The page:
In the first authoritative biography of Alexander the Great written for a general audience in a generation, classicist and historian Philip Freeman tells the remarkable life of the great conqueror.

The celebrated Macedonian king has been one of the most enduring figures in history. He was a general of such skill and renown that for two thousand years other great leaders studied his strategy and tactics, from Hannibal to Napoleon, with countless more in between. He flashed across the sky of history like a comet, glowing brightly and burning out quickly: crowned at age nineteen, dead by thirty-two. He established the greatest empire of the ancient world; Greek coins and statues are found as far east as Afghanistan. Our interest in him has never faded.

Alexander was born into the royal family of Macedonia, the kingdom that would soon rule over Greece. Tutored as a boy by Aristotle, Alexander had an inquisitive mind that would serve him well when he faced formidable obstacles during his military campaigns. Shortly after taking command of the army, he launched an invasion of the Persian empire, and continued his conquests as far south as the deserts of Egypt and as far east as the mountains of present-day Pakistan and the plains of India. Alexander spent nearly all his adult life away from his homeland, and he and his men helped spread the Greek language throughout western Asia, where it would become the lingua franca of the ancient world. Within a short time after Alexander’s death in Baghdad, his empire began to fracture. Best known among his successors are the Ptolemies of Egypt, whose empire lasted until Cleopatra.

In his lively and authoritative biography of Alexander, classical scholar and historian Philip Freeman describes Alexander’s astonishing achievements and provides insight into the mercurial character of the great conqueror. Alexander could be petty and magnanimous, cruel and merciful, impulsive and farsighted. Above all, he was ferociously, intensely competitive and could not tolerate losing—which he rarely did. As Freeman explains, without Alexander, the influence of Greece on the ancient world would surely not have been as great as it was, even if his motivation was not to spread Greek culture for beneficial purposes but instead to unify his empire. Only a handful of people have influenced history as Alexander did, which is why he continues to fascinate us.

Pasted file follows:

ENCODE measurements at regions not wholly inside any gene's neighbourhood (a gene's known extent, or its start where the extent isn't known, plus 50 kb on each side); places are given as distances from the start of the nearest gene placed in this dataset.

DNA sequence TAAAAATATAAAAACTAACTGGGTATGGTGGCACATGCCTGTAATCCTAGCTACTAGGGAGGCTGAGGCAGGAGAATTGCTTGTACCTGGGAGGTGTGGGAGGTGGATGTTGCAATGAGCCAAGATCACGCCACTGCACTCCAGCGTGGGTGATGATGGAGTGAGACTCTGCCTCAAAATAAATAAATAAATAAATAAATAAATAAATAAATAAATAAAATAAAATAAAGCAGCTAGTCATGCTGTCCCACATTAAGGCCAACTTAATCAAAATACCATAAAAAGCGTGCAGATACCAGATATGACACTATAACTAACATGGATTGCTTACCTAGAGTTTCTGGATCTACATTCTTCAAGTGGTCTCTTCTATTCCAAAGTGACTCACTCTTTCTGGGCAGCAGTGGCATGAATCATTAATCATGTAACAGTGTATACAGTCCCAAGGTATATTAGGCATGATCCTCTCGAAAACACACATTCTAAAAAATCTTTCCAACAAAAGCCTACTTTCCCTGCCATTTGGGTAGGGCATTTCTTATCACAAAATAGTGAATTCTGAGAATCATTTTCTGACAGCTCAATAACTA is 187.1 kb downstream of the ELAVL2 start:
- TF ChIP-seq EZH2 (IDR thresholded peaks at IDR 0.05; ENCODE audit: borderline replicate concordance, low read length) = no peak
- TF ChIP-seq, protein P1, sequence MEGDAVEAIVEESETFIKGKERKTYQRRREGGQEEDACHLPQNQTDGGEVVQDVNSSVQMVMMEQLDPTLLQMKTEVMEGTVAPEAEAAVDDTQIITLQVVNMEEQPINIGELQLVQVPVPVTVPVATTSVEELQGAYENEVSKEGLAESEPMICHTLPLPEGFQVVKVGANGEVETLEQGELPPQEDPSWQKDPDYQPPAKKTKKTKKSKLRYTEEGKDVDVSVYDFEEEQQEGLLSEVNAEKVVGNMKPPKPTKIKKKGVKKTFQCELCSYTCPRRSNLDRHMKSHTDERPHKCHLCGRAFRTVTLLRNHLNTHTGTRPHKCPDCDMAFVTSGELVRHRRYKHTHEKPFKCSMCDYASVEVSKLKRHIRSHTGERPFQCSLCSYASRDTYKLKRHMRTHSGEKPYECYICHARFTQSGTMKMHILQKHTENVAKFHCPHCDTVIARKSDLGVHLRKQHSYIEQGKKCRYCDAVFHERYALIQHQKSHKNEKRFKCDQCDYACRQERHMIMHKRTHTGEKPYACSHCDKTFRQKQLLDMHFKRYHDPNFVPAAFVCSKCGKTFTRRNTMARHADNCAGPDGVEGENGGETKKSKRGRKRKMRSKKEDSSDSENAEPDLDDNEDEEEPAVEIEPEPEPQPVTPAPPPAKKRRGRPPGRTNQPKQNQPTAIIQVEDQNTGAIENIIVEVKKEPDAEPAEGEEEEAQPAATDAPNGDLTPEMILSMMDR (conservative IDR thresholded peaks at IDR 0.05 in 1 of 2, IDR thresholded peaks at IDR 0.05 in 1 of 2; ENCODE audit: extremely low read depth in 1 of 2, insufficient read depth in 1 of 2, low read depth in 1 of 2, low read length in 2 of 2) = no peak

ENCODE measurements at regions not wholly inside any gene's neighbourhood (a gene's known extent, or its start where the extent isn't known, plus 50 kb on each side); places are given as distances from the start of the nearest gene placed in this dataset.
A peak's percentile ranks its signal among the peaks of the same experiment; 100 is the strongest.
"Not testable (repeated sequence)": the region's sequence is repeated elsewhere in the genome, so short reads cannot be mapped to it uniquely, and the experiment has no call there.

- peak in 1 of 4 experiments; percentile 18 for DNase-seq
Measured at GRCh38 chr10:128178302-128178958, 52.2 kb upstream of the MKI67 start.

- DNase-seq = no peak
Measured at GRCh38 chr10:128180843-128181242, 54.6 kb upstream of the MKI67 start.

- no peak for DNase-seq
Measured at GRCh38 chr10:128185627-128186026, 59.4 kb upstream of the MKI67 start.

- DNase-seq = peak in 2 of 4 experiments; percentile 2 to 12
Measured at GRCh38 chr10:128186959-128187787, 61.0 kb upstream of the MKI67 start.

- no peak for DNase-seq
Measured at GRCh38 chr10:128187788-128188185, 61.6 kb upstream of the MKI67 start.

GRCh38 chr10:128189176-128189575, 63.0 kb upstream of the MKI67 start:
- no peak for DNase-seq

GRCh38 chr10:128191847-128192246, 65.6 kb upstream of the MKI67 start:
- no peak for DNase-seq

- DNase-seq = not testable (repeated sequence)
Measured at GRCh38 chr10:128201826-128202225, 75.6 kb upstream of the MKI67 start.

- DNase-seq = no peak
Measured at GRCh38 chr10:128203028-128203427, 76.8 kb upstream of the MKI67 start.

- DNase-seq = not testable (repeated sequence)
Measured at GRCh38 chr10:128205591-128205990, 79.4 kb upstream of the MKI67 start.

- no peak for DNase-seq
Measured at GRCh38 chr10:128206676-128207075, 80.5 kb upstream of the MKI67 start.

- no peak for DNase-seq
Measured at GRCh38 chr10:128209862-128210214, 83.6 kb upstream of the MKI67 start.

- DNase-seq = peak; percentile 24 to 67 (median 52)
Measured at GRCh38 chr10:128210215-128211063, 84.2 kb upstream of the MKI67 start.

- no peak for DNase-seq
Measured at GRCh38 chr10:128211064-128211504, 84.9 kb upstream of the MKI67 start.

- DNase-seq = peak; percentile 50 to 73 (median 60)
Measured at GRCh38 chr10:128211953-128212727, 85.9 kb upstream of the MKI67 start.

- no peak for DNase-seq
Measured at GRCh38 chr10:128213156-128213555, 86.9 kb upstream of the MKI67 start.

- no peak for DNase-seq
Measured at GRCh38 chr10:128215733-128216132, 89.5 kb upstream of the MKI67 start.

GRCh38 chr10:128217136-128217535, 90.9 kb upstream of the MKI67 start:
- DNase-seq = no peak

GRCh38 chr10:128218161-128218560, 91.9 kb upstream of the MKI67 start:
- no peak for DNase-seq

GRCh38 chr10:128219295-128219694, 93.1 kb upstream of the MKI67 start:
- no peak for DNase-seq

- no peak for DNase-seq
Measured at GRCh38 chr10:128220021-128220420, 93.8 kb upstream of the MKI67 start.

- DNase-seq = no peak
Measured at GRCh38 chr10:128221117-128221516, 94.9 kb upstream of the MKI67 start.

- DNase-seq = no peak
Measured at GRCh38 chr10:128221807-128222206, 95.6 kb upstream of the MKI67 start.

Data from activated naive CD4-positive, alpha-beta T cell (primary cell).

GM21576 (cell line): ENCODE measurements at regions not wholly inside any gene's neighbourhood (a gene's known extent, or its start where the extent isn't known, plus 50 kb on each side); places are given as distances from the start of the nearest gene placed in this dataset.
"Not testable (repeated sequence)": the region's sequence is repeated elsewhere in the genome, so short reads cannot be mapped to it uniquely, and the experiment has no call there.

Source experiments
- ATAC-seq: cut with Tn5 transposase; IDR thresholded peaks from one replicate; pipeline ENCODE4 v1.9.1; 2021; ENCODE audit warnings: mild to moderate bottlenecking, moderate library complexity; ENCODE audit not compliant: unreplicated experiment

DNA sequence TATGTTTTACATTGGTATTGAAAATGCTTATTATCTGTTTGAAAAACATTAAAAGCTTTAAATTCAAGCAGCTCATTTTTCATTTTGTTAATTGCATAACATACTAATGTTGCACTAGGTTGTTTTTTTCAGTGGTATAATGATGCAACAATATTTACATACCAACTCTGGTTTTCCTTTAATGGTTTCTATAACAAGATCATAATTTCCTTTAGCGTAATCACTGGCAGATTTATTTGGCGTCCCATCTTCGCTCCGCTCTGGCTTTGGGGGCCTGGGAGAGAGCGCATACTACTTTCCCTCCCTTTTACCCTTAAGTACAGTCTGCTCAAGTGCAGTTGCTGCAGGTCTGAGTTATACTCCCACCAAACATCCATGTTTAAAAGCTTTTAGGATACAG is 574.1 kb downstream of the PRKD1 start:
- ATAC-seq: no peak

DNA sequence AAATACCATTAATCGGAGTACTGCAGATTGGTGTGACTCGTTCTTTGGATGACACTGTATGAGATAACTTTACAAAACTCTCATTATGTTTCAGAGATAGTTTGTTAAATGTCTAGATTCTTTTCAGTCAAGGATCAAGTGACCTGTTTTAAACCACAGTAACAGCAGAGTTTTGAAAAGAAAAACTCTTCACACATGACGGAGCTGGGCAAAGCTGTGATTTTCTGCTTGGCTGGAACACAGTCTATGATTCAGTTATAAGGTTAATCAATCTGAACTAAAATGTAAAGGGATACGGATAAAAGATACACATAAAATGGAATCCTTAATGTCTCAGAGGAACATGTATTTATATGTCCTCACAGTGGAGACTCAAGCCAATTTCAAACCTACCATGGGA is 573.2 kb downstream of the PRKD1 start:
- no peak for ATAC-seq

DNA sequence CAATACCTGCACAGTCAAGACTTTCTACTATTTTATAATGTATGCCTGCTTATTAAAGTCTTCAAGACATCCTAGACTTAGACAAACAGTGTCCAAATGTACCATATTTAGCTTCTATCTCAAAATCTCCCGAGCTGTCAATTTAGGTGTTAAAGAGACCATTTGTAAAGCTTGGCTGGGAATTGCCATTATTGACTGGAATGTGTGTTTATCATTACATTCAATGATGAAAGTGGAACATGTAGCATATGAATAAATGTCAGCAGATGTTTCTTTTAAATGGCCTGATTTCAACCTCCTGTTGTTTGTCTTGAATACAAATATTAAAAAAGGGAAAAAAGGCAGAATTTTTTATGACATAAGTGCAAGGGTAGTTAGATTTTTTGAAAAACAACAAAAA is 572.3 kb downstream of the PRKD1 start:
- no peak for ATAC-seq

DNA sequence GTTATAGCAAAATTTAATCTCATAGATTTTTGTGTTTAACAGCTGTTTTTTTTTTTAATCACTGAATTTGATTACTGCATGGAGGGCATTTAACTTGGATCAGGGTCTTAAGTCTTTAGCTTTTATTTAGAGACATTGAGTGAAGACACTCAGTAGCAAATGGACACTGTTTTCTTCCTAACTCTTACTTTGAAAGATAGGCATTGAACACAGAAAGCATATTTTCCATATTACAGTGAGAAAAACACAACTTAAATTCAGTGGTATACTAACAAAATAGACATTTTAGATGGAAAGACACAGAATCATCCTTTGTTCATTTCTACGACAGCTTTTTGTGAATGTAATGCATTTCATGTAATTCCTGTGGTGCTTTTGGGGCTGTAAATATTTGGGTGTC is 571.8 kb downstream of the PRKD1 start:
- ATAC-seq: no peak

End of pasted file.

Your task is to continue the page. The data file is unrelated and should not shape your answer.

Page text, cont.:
More than two thousand years after his death, Julius Caesar remains one of the great figures of history. He shaped Rome for generations, and his name became a synonym for "emperor" -- not only in Rome but as far away as Germany and Russia. He is best known as the general who defeated the Gauls and doubled the size of Rome's territories. But, as Philip Freeman describes in this fascinating new biography, Caesar was also a brilliant orator, an accomplished writer, a skilled politician, and much more.

Julius Caesar was a complex man, both hero and villain. He possessed great courage, ambition, honor, and vanity. Born into a noble family that had long been in decline, he advanced his career cunningly, beginning as a priest and eventually becoming Rome's leading general. He made alliances with his rivals and then discarded them when it suited him. He was a spokesman for the ordinary people of Rome, who rallied around him time and again, but he profited enormously from his conquests and lived opulently. Eventually he was murdered in one of the most famous assassinations in history.

Caesar's contemporaries included some of Rome's most famous figures, from the generals Marius, Sulla, and Pompey to the orator and legislator Cicero as well as the young politicians Mark Antony and Octavius (later Caesar Augustus). Caesar's legendary romance with the Egyptian queen Cleopatra still fascinates us today.

In this splendid biography, Freeman presents Caesar in all his dimensions and contradictions. With remarkable clarity and brevity, Freeman shows how Caesar dominated a newly powerful Rome and shaped its destiny. This book will captivate readers discovering Caesar and ancient Rome for the first time as well as those who have a deep interest in the classical world.
Early in the first century B.C. a Greek philosopher named Posidonius began an ambitious and dangerous journey into the little-known lands of the Celts. A man of great intellectual curiosity and considerable daring, Posidonius traveled from his home on the island of Rhodes to Rome, the capital of the expanding empire that had begun to dominate the Mediterranean. From there Posidonius planned to investigate for himself the mysterious Celts, reputed to be cannibals and savages. His journey would be one of the great adventures of the ancient world.